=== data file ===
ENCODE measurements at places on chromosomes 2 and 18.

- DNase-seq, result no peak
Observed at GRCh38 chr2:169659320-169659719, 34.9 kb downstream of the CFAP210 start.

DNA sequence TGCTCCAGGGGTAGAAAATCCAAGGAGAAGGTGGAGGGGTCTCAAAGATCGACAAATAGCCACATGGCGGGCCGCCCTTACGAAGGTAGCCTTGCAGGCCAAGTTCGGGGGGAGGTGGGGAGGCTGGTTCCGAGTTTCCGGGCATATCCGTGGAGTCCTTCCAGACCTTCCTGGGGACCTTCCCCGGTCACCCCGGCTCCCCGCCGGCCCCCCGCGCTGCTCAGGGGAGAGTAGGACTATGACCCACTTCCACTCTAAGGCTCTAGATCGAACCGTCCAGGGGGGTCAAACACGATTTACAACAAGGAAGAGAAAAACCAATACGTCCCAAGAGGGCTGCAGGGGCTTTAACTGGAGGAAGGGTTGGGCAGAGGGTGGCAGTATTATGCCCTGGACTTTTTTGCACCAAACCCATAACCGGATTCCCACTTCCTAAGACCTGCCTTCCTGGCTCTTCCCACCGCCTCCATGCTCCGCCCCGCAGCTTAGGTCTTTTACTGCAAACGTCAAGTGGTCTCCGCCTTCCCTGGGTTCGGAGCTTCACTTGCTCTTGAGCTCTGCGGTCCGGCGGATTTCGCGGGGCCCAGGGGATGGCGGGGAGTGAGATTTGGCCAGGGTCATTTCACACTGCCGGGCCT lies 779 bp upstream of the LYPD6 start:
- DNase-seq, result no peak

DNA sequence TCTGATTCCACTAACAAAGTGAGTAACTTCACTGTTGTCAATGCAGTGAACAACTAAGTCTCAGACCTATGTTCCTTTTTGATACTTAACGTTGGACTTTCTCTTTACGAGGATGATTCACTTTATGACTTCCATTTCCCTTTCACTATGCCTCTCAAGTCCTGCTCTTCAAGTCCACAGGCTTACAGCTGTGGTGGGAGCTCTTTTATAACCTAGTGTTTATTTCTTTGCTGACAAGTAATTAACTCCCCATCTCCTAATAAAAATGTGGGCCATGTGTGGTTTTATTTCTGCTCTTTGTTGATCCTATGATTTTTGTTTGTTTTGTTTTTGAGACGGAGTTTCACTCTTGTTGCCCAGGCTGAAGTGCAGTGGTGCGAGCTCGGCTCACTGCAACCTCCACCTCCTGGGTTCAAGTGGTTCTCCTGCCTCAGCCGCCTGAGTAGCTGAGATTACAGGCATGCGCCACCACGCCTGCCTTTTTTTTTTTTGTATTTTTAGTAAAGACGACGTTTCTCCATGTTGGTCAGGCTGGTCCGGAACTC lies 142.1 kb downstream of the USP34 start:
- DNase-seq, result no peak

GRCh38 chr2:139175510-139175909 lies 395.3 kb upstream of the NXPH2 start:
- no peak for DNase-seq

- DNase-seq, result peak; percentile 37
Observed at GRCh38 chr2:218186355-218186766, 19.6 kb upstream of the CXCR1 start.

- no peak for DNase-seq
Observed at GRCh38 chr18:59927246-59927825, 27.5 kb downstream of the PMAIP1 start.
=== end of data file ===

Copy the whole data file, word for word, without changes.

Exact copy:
ENCODE measurements at places on chromosomes 2 and 18.

- DNase-seq, result no peak
Observed at GRCh38 chr2:169659320-169659719, 34.9 kb downstream of the CFAP210 start.

DNA sequence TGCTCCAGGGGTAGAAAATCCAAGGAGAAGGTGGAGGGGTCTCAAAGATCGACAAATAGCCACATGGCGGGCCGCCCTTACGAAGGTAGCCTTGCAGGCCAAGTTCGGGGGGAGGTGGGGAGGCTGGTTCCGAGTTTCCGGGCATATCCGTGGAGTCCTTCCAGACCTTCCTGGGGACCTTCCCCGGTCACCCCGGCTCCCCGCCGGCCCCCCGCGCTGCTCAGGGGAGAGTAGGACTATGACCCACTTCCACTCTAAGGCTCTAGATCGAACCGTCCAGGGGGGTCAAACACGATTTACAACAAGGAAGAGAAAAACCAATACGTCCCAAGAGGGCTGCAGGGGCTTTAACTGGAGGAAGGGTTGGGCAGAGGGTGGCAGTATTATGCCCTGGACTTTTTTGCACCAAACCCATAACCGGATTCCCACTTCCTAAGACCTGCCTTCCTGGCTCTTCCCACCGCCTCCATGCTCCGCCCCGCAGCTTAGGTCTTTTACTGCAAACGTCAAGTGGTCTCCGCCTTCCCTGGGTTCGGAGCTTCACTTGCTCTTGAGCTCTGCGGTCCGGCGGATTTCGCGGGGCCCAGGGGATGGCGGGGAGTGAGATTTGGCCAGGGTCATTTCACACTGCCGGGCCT lies 779 bp upstream of the LYPD6 start:
- DNase-seq, result no peak

DNA sequence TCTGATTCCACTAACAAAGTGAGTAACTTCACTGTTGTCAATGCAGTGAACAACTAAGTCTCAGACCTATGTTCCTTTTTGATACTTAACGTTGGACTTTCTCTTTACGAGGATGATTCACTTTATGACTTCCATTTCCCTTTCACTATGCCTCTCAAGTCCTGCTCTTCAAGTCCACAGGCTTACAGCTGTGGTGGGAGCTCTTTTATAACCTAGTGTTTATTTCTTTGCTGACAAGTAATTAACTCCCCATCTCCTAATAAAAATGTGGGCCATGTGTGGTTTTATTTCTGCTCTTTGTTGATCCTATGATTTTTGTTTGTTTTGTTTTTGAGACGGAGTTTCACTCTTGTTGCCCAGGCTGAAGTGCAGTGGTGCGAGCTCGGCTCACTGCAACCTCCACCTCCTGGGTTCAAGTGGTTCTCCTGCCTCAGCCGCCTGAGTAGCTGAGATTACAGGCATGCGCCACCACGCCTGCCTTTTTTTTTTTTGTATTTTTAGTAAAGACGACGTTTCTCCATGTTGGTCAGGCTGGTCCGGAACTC lies 142.1 kb downstream of the USP34 start:
- DNase-seq, result no peak

GRCh38 chr2:139175510-139175909 lies 395.3 kb upstream of the NXPH2 start:
- no peak for DNase-seq

- DNase-seq, result peak; percentile 37
Observed at GRCh38 chr2:218186355-218186766, 19.6 kb upstream of the CXCR1 start.

- no peak for DNase-seq
Observed at GRCh38 chr18:59927246-59927825, 27.5 kb downstream of the PMAIP1 start.